Personal Connection

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His white-whiskered face lit up. “I’ve been a Volunteer-in-Mission for years,” he said, citing how many times he had gone to Louisiana to help after the hurricanes. Hands-on ministry isn’t just for folks in their twenties. People of all ages engage with both head and heart when they get their own two hands involved.

Personal connection is a huge factor in encouraging the giving of money, time, abilities, and presence. People don’t have to have lots of technical skills to visit a senior or help a child with school work. Hands-on mission can have an incredible impact on the givers as well as the recipients. But you don’t have to travel on a mission trip to feel a sense of personal connection to mission and ministry.

Okay, so how can we help people feel an authentic connection? We can go online and get film clips to show in worship and put links on our church website. We can ask someone involved in the ministry who is part of our local community to come share his or her experiences and the difference it makes. We can take people on a local Mystery Trip and end up exploring the ministry site. We can send some people to experience it firsthand, visually record events, and interview people. We can find graduates of that university or recipients of that scholarship among us and recount the cumulative impact on others they have helped over the years.

How else can we make the ministry come alive to our church family? We can tell stories of one person or one community, get that person to “Skype” in to our worship service or other large event, or read and post the individual’s letters or emails. We can become a Covenant Partner congregation to a particular missionary family, receive the family’s e-newsletters and host them when they return to our area. We can look for common ground between our two or more cultures, begin a relationship after surviving a common disaster, or find an unofficial partner congregation in a town named the same as our own in a different conference or continent. We can find another United Methodist congregation of the same name, send banners, film clips, and have our Sunday school youth, children, and adults exchange letters or connect through social media.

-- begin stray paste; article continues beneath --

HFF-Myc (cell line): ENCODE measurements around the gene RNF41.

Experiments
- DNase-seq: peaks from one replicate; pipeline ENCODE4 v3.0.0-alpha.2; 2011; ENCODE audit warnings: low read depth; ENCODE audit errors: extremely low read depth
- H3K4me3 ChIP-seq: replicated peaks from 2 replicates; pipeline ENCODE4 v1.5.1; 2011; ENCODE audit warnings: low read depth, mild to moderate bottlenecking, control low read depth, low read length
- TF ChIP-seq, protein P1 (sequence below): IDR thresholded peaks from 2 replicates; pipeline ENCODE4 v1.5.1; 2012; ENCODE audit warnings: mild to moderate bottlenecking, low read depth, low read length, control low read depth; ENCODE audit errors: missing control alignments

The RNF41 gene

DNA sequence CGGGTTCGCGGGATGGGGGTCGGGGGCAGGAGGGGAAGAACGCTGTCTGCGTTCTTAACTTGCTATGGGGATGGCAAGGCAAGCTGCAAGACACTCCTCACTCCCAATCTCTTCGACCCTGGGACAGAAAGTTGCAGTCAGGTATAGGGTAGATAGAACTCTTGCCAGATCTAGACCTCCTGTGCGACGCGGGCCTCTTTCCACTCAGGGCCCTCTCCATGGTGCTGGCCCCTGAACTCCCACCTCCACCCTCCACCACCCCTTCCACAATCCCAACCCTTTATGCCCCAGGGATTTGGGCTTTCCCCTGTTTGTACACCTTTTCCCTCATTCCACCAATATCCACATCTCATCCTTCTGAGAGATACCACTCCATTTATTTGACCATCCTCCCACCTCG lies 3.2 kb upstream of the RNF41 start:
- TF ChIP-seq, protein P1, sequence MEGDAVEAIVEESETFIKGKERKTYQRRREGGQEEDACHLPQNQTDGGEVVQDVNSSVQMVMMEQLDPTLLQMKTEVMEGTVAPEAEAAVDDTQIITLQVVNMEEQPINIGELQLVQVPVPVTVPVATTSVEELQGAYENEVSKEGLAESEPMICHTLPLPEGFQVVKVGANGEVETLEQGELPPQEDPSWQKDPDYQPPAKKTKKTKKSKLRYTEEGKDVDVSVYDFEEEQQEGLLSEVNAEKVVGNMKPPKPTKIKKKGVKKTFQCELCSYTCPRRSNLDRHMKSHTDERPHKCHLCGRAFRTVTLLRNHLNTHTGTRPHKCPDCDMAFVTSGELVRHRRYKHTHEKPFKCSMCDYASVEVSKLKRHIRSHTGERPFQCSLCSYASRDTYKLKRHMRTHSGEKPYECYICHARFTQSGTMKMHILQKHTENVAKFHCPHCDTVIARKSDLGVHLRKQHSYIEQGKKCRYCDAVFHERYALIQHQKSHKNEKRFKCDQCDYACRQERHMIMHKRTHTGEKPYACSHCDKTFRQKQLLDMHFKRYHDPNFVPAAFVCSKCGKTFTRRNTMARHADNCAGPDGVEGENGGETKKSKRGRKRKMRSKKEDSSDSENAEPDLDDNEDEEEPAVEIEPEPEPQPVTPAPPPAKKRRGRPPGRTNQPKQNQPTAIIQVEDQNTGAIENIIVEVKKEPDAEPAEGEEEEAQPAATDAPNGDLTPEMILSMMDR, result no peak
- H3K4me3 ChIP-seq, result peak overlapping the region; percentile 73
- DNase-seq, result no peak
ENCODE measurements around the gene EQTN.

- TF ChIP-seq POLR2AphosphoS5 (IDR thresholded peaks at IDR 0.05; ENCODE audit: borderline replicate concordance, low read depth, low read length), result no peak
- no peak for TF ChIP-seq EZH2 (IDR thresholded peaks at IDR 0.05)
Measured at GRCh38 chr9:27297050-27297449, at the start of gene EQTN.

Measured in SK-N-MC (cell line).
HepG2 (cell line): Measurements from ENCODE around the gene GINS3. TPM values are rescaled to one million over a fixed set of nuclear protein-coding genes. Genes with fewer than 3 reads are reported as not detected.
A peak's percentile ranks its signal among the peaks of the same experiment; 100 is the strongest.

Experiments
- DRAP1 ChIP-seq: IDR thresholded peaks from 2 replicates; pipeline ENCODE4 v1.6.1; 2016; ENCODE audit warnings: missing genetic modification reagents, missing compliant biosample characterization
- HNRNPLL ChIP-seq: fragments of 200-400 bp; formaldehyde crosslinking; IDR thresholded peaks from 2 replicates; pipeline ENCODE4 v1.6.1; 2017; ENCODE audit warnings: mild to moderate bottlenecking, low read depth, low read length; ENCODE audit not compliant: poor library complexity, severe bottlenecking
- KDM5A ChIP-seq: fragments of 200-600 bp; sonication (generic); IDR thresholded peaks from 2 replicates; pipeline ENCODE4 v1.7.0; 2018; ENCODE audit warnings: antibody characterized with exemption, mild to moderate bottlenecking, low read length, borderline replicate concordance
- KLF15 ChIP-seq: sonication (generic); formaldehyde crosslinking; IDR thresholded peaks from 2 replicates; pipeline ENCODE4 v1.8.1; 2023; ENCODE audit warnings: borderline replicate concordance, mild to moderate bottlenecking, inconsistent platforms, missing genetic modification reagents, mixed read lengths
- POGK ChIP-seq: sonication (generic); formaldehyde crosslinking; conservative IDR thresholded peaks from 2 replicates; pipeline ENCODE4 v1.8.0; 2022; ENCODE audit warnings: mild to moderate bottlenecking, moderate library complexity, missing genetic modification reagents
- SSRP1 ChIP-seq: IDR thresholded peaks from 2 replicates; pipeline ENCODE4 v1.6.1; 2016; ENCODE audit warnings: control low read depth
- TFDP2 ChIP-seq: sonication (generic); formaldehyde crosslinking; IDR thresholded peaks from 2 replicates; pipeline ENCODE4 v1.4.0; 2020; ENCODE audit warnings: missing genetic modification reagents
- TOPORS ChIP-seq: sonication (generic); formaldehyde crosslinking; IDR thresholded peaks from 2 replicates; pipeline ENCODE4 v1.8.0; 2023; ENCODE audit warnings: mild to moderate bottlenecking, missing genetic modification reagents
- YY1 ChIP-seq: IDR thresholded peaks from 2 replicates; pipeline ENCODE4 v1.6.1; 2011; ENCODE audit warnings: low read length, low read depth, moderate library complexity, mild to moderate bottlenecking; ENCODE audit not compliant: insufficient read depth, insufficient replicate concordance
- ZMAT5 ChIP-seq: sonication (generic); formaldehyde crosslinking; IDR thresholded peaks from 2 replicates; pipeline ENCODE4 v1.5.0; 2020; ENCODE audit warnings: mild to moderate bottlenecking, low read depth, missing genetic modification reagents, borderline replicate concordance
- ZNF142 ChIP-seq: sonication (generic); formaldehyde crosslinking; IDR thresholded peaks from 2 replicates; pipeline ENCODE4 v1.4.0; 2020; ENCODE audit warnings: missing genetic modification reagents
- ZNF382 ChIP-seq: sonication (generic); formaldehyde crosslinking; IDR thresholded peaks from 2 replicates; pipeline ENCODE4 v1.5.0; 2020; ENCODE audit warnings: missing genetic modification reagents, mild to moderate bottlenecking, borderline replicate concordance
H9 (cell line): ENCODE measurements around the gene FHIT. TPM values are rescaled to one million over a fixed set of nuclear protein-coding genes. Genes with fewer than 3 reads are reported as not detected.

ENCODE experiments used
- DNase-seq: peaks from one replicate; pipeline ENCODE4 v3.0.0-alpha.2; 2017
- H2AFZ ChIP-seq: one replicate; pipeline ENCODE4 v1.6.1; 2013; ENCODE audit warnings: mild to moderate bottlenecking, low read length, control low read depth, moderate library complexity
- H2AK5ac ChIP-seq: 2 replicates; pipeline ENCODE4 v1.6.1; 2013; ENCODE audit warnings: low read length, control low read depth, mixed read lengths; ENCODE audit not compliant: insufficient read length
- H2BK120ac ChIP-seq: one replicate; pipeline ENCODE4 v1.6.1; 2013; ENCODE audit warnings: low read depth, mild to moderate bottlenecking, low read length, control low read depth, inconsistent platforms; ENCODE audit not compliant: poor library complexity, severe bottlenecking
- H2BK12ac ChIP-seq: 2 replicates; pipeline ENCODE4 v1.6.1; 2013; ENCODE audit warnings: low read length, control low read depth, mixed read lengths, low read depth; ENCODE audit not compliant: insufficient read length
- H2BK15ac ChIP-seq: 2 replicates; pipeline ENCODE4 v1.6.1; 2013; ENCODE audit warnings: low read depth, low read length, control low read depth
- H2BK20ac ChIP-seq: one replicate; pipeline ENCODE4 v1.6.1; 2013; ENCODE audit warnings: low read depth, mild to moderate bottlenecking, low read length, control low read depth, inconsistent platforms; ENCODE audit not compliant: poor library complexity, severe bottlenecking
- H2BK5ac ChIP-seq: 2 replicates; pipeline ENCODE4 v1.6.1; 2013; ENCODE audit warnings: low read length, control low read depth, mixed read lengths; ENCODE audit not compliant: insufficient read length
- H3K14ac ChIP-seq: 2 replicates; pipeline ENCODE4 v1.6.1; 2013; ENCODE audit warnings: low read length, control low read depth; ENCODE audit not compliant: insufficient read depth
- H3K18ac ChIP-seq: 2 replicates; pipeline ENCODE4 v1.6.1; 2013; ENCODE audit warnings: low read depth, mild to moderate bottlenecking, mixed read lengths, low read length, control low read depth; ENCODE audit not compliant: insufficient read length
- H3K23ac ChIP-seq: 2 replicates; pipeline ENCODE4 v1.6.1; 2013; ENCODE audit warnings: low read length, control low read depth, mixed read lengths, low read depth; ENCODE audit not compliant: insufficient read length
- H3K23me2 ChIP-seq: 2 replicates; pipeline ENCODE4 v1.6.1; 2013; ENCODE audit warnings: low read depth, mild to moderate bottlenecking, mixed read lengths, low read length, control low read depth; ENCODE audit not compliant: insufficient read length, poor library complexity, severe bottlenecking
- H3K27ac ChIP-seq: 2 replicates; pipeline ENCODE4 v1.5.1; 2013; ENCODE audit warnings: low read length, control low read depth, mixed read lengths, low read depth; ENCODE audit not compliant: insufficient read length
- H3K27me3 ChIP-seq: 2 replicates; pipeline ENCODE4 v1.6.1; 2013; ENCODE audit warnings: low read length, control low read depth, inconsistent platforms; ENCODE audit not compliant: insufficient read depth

In January 2009, Lovett Weems wrote about “What Motivates Giving?” in the Lewis Center’s Leading Ideas. In that article, Weems stated that whatever increases member participation helps giving and encourages church leaders to involve as many people as possible in the church’ ministries.

It’s wonderful when people can do hands-on mission as my Volunteers-in-Mission friend does, But we all can have a sense of personal connection through a variety of creative ways. The more that we realize there are real people who are both receiving and giving, the more we want to be part of God’s action in the world.
Your partner in ministry,
Betsy Schwarzentraub
Written 1/31/2011 for the General Board of Discipleship
of the United Methodist Church

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Offerings

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This Sunday in worship, we received a special offering for Human Relations Day as well as our ongoing offerings for God’s work through the local and connectional (worldwide) church. This act reminded me of a conversation I had this week with a worship staff colleague about the role of the offering in our lives.

The words that we use about our offerings are important because they imply different worlds of understanding.

First, we “receive” offerings; we don’t “collect” them. “Collect” implies a billing approach and a contractual agreement for services rendered. It focuses on taking in money, not on receiving it in order to use it for others.

Second, we “give” our offerings; we don’t “present” them. The verb “to present” is part of the Old Testament language for sacrifices. That’s the whole point of Jesus’ gift of himself for us in his life, death, and Resurrection: thanks to Jesus Christ, no more sacrifices are needed or wanted by God. Jesus’ sacrifice was done once for all people and for all time. (See the Book of Hebrews about this.)

And third, we give “to God through the church,” not “to the church” as an end in itself. By being mindful about our language, we help shape our deeper understandings.

So our offerings are not three things: They are not our sacrifices for God. They are not a way to earn our place with God. (God already loves us as children of God.) And offerings are not just symbolic. Our offerings are meant to be substantial and to come from the substance of our lives: our time and energies, money from our work, our lived-out values, priorities and commitments, all given in gratitude for God’s love already given to us. Our offerings are substantial in another way, as well: they can make a substantial difference in the lives of human beings in this world.